In today’s Guardian Kurt Hoffman, director of the Shell Foundation, writes an op-ed on how “only job-creating business can really make poverty history.”
Hoffman believes that job creation should be the core objective of the international development community. Though how to accomplish this? Are economists and development practitioners the best persons for this? Hoffman says “no," and that the voice which needs to be heard in these international donor meetings in Washington and London should be those of the entrepreneurial poor and the established risk taking private investors that are already prospering in difficult conditions.
It's time that Africa's wealth creators were asked to take the lead in providing the real development insight and expertise the development community so patently lacks. That means anybody from the biggest inward investors to the smallest African enterprises. Both will tell you how to dismantle the obstacles to growth. In the end it's this sort of action, rather than dropping debt or doubling aid, that will open permanent routes out of poverty for the poor.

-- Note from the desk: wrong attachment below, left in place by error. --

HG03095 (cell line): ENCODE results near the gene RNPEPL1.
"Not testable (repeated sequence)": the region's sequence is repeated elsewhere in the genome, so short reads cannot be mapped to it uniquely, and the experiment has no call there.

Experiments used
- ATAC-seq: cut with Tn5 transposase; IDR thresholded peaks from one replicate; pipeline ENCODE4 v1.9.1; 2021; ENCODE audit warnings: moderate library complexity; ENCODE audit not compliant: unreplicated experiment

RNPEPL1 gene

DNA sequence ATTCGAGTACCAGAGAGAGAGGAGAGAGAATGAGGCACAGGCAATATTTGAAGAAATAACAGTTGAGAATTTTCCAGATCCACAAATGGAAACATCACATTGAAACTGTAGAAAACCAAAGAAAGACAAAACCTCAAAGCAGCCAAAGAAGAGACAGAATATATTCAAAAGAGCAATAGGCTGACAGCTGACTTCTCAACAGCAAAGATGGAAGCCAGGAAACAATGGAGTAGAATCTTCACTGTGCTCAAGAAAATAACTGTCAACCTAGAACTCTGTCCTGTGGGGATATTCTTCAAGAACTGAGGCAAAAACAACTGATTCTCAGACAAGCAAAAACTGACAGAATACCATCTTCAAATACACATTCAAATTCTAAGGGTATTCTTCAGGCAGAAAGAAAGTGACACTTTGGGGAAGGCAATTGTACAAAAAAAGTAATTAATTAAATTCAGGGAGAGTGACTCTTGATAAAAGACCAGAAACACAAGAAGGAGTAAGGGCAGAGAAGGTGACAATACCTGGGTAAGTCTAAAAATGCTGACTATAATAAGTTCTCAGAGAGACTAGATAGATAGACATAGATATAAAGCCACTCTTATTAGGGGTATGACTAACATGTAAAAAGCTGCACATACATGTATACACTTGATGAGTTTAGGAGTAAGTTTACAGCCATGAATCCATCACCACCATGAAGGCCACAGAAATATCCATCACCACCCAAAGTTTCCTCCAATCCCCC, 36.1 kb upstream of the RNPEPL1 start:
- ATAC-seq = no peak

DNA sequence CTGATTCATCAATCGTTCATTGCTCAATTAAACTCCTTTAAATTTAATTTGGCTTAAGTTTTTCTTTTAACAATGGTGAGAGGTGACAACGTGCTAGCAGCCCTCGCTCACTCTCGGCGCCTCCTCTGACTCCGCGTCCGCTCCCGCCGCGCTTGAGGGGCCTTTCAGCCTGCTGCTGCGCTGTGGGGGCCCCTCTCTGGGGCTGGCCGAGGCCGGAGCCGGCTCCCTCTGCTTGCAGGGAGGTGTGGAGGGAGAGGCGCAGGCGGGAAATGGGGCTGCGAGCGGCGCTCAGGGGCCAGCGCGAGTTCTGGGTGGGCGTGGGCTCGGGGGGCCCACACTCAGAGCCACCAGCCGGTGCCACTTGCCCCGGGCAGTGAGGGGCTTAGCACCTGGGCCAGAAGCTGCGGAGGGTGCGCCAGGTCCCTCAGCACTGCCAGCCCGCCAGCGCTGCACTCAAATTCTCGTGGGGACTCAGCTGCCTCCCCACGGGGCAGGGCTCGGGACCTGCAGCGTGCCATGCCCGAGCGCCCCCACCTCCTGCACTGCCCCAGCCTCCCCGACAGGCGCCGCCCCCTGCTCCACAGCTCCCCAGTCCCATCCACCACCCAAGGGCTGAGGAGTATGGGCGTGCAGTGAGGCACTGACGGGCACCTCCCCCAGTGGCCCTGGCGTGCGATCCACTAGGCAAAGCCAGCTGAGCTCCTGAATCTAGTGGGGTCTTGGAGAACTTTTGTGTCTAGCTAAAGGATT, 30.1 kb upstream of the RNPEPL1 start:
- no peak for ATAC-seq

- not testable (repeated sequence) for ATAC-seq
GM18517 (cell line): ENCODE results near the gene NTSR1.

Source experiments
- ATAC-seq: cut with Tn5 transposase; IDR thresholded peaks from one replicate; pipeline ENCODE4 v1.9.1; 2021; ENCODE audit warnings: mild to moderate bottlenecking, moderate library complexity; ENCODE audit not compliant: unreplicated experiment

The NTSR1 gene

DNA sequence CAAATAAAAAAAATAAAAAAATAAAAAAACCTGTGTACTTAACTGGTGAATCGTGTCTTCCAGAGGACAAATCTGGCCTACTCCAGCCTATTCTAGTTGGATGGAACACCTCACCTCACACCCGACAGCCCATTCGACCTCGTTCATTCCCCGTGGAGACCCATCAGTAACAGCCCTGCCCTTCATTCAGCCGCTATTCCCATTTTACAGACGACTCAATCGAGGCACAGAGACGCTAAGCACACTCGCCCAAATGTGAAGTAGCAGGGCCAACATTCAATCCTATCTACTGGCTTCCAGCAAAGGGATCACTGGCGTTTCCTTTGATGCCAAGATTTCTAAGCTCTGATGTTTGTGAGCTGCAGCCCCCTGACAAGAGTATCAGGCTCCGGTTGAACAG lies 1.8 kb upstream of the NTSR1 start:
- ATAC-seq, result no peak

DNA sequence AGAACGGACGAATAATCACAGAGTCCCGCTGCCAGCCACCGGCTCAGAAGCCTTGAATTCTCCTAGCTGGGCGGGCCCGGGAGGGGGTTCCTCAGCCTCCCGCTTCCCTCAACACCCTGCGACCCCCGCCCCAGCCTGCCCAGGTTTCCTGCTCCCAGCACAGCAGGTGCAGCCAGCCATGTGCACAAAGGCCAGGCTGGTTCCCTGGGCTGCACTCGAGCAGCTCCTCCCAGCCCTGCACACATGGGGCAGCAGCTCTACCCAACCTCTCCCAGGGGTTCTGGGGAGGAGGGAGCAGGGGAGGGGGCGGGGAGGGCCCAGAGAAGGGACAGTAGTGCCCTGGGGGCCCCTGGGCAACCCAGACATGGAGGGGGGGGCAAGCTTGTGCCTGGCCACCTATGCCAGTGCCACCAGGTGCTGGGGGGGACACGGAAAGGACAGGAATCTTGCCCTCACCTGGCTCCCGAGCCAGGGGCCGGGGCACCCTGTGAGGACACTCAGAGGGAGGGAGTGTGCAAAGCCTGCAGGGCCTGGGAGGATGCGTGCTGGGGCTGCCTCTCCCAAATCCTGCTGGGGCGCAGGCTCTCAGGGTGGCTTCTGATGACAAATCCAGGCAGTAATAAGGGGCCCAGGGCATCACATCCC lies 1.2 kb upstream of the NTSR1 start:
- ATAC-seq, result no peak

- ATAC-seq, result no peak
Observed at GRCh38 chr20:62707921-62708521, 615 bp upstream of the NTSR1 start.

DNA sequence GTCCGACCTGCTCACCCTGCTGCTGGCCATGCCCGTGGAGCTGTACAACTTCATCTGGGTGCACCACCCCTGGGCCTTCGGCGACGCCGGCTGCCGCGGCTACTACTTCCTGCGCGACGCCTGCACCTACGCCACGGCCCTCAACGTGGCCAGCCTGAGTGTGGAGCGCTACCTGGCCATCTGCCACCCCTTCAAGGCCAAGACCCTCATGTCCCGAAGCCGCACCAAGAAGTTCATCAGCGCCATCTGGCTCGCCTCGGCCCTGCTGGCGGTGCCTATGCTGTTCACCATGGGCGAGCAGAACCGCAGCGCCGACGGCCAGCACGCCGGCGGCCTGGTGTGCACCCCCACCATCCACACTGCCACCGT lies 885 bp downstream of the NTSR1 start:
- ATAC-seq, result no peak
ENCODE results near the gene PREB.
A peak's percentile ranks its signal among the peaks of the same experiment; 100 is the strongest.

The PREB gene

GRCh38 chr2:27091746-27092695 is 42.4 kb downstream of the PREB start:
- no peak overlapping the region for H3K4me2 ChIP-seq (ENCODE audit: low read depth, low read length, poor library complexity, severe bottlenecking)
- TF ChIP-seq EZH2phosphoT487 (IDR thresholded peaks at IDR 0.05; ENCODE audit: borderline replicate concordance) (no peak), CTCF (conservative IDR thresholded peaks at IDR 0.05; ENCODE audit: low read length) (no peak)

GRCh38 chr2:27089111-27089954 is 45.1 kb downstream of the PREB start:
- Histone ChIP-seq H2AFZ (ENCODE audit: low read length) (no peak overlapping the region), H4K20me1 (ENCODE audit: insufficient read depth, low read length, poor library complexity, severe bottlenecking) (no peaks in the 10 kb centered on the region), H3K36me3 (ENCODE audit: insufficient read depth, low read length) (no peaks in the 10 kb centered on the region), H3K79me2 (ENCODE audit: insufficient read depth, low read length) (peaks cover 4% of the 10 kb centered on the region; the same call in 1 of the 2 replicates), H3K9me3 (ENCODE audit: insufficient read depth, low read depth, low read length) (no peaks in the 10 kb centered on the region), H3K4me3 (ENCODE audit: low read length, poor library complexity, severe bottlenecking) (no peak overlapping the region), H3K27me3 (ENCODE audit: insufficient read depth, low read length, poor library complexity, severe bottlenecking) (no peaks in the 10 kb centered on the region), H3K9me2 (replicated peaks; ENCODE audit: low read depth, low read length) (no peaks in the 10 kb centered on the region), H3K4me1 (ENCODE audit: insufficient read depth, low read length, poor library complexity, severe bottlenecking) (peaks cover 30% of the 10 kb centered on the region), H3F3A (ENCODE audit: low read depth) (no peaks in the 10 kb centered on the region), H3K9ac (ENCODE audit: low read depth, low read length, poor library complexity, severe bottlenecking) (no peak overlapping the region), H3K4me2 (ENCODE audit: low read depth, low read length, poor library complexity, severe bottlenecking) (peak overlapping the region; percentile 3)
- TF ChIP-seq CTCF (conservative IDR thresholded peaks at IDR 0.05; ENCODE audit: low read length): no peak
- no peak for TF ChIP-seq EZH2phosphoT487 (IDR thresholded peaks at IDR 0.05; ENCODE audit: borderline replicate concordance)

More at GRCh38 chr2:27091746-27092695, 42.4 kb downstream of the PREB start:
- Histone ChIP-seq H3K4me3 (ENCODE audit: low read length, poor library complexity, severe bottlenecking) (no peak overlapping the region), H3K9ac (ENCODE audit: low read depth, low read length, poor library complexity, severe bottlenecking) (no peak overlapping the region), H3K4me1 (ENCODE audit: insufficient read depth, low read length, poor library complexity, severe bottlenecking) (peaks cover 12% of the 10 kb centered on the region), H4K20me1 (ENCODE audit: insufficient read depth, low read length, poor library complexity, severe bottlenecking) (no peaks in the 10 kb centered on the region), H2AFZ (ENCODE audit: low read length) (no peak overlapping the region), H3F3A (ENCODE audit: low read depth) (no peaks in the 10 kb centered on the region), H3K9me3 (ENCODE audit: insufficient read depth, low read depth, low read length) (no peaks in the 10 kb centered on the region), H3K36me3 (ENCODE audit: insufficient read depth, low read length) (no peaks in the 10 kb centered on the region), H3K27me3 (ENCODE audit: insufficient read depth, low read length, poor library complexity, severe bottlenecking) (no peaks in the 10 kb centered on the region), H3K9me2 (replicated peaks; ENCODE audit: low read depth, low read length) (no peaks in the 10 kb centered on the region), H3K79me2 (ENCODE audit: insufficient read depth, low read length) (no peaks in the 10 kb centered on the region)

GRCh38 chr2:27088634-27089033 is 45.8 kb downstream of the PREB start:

While there do exist many forums where government officials, multilaterals and the private sector can discuss how to improve the world – are the right members of the private sector community at these meetings? Perhaps these meeting would be more fruitful if the development community spoke to more than just the corporate social responsibility experts of companies?
For those who are interested, the Shell Foundation has also recently released “Enterprise Solutions to Poverty,” which discusses many of the above issues in greater detail.